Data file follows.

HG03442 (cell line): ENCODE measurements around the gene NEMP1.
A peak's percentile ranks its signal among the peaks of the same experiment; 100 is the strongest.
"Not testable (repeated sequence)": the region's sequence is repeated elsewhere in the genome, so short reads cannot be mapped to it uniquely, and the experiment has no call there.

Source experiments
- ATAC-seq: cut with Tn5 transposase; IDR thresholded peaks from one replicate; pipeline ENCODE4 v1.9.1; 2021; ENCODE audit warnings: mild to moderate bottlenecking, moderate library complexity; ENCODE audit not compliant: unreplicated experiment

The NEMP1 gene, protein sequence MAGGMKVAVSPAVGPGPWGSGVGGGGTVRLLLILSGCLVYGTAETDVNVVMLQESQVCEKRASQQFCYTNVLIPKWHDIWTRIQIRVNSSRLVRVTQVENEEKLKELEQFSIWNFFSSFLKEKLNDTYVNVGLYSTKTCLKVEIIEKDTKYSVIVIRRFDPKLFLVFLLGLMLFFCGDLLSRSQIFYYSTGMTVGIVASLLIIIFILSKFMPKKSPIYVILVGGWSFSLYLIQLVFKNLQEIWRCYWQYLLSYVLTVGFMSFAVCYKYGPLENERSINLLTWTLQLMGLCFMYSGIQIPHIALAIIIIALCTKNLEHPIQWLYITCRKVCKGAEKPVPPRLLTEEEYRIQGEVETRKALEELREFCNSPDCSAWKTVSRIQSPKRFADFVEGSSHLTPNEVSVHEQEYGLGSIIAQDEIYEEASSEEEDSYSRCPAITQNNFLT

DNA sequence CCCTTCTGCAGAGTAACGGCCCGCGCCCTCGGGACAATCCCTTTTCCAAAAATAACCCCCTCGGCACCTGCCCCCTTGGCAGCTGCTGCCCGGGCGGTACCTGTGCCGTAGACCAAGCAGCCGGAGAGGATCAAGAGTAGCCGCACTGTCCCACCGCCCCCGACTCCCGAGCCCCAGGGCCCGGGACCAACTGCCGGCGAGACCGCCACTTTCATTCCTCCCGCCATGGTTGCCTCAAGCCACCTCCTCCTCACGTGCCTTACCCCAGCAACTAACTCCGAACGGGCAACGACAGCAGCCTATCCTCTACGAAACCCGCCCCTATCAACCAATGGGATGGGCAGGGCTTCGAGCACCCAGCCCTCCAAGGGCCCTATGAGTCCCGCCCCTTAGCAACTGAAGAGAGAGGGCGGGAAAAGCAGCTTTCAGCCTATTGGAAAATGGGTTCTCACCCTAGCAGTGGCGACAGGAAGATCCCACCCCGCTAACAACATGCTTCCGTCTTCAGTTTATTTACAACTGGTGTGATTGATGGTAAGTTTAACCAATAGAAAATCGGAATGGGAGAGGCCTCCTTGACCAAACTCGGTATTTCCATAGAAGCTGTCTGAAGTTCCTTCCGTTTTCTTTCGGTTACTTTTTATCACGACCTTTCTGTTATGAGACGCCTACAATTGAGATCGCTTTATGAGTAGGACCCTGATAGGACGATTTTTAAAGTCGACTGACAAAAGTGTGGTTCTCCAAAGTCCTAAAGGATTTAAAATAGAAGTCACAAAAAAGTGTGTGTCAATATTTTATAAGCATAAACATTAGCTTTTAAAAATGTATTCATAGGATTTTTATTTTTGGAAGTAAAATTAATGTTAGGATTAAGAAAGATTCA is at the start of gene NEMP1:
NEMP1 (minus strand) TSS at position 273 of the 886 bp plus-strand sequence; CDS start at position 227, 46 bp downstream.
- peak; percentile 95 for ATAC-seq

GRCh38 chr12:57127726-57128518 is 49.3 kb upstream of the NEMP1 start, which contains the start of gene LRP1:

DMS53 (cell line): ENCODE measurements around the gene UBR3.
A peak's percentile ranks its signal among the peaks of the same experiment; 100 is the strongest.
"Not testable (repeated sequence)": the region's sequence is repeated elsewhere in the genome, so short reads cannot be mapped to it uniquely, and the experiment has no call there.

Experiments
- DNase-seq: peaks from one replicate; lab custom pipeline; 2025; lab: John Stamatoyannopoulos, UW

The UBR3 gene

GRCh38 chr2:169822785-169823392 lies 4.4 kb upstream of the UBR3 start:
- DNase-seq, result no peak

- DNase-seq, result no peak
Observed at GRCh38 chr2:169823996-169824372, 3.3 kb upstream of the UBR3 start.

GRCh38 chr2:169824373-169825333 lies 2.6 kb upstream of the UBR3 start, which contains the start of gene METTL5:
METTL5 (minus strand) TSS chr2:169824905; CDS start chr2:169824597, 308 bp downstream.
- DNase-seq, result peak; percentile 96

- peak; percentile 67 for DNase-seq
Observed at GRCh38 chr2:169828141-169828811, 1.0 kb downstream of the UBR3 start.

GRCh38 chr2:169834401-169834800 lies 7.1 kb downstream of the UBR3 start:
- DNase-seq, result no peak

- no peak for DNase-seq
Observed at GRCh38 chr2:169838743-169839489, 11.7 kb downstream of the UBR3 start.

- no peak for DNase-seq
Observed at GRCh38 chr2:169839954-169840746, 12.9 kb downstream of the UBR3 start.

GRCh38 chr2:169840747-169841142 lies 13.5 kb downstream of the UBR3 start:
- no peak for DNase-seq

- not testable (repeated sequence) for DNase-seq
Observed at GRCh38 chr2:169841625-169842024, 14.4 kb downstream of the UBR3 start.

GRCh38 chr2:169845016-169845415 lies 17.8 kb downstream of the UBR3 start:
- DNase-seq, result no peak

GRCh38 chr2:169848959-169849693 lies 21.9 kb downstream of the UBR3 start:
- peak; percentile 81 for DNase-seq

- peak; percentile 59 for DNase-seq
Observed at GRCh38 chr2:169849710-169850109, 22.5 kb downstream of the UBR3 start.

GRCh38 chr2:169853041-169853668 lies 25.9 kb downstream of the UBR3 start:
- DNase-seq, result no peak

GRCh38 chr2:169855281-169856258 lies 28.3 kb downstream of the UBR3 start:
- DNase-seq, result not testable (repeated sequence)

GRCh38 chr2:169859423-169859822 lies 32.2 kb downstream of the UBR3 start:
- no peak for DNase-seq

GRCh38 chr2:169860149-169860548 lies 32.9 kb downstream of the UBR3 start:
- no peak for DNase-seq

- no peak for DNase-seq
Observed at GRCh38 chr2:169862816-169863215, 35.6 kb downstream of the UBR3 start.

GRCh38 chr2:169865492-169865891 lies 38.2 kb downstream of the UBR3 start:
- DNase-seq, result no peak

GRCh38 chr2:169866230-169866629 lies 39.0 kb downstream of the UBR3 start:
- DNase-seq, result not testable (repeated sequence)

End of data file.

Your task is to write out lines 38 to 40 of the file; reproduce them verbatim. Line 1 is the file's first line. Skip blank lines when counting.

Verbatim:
GRCh38 chr2:169848959-169849693 lies 21.9 kb downstream of the UBR3 start:
- peak; percentile 81 for DNase-seq

- peak; percentile 59 for DNase-seq